18907RE: [Hammock Camping] Pros and Cons
- Apr 7, 2008Hi ginohav ( and Cara),
Cara's got the list of cons about right, but I'd like to add that the
"knees" issue is easily prevented by placing a stuff sack or your backpack
and it's remaining contents under your knees while in the hammock. You have
to put that stuff someplace for the night anyway. Doing so allows your legs
to bend the proper way and the knee issue is solved. No extra gear or
weight. Due to weather and a rude cottonmouth I once spent 12 -1/2 hours in
my hammock. On my back the whole time, and was in no hurry to get out in the
YMMV. Hammock's are not for everyone, even if there are trees. I don't know
why not since I love it, but maybe it's the mental adjustment from tenting
(a small portable house you carry with you, where you can put your stuff and
close the door) to hammocking (what do you mean I just leave my stuff
hanging on the tree or on the ground under me?) I think that might be the
thing that puts people off hammocks. Not comfort or practicality, but "it
just ain't right." Cross that boundary and the other issues are solveable.
Except the cold weather performance. But if you are going out in winter or
above tree line, take a tent or a tarp.
[mailto:email@example.com]On Behalf Of Cara Lin Bridgman
Sent: Monday, April 07, 2008 9:09 AM
Subject: Re: [Hammock Camping] Pros and Cons
Knees. This is probably the biggest negative. Many people love the
comfort of a hammock--except for their knees. They tend to get some
discomfort from slight hyper-extension.
Cold. You'll find there's an awful lot of discussion on how to stay
warm in a hammock.
Weight. If you are counting ounces and grams, a hammock can make for a
heavier pack than a tarp and sleeping mat. As the temperature drops,
hammock weight (especially the paraphernalia to keep you warm) increases.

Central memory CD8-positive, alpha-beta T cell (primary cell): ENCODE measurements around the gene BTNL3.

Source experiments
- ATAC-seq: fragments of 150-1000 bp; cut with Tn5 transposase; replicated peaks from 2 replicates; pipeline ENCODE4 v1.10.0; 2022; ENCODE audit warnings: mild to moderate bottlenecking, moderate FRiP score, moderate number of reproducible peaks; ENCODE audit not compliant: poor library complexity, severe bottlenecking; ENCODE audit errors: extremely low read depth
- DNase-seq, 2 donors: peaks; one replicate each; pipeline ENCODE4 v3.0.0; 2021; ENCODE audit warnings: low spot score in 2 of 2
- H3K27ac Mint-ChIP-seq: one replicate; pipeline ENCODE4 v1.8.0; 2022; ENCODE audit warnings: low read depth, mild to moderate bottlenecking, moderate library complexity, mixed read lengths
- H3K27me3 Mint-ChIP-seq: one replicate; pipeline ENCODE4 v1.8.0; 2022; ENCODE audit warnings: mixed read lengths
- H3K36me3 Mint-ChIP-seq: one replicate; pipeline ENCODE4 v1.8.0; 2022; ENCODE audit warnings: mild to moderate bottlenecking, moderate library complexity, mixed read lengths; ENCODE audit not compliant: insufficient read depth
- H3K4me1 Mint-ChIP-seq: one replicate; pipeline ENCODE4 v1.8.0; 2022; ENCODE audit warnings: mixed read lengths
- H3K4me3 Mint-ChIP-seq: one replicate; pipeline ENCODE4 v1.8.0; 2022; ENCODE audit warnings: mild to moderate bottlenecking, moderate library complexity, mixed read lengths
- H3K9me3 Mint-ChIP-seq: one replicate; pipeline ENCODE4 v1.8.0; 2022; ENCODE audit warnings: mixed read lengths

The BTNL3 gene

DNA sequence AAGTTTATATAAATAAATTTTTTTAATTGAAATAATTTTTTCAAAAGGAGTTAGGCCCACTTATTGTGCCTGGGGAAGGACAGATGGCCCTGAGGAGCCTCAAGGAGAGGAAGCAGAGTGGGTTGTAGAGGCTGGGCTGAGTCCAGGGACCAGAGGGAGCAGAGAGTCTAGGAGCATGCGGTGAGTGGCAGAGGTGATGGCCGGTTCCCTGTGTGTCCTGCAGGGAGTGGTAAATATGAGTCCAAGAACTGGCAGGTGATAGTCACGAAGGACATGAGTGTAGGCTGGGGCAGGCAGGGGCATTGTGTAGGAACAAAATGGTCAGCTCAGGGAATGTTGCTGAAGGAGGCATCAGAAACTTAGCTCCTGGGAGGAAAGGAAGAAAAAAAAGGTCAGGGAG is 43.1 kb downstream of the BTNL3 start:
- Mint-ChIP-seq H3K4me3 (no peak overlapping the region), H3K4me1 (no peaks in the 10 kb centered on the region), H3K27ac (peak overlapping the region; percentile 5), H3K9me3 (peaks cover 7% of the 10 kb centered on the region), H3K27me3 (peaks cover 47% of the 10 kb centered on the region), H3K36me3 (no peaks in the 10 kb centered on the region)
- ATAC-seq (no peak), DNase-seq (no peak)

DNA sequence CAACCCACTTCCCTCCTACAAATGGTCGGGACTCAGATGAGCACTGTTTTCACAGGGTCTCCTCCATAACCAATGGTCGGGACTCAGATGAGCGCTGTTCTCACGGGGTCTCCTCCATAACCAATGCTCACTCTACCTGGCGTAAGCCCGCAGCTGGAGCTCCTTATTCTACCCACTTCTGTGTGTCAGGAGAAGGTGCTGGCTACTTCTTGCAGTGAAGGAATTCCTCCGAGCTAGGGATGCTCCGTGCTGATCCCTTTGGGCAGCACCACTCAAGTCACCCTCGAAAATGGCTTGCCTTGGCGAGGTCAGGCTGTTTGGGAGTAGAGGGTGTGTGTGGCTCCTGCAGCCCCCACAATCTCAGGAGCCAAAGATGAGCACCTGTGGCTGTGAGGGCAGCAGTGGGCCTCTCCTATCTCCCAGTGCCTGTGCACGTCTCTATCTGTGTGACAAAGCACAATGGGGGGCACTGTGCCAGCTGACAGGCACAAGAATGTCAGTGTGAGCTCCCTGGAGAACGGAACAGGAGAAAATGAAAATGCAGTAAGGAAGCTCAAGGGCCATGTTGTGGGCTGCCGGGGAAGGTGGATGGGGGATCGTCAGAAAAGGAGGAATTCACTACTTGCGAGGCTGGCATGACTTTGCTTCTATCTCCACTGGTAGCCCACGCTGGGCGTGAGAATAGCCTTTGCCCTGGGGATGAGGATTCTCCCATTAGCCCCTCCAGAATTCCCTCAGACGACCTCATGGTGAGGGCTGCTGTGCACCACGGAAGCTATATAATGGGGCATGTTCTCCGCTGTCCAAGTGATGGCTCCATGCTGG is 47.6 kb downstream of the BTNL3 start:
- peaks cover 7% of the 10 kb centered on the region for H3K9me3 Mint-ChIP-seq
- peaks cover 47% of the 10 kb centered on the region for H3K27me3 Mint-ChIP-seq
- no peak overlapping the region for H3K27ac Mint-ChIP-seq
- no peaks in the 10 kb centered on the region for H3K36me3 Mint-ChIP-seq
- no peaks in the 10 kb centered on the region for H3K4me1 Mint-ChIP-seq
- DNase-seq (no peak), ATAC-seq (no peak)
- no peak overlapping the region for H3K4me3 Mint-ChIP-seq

Trees. Hammocks are perfect when there are trees. Otherwise, you have
to get creative. This means, the search image for a hammock camp site
is a lot different from a tent one. So, if you are trying to travel
with tenters (aka ground sleepers), you may have trouble finding a place
Laws. Lots of places don't want anything tied to a tree (i.e. some
parks in Florida).
Frankly, concerns about becoming a hammock burrito for a bear is hardly
worth including in a list of cons. Any hammock comes with a bug net or
can extremely easily be equipped with one, so flying bugs should not be
included in a list of cons. There are some slight concerns about
mosquitoes biting through the hammock, but this is easily dealt with by
adding another layer of cloth to you (clothes) or the hammock or by
treating the hammock with permethrin.
> Hi,I'm new to this group and love backpacking and stealth camping and[Non-text portions of this message have been removed]
> I've heard all the pros about hammock camping, but what about the cons?
> I've read some people on other sites are worried about bears and flying
> bugs eating you alive in a hammock.
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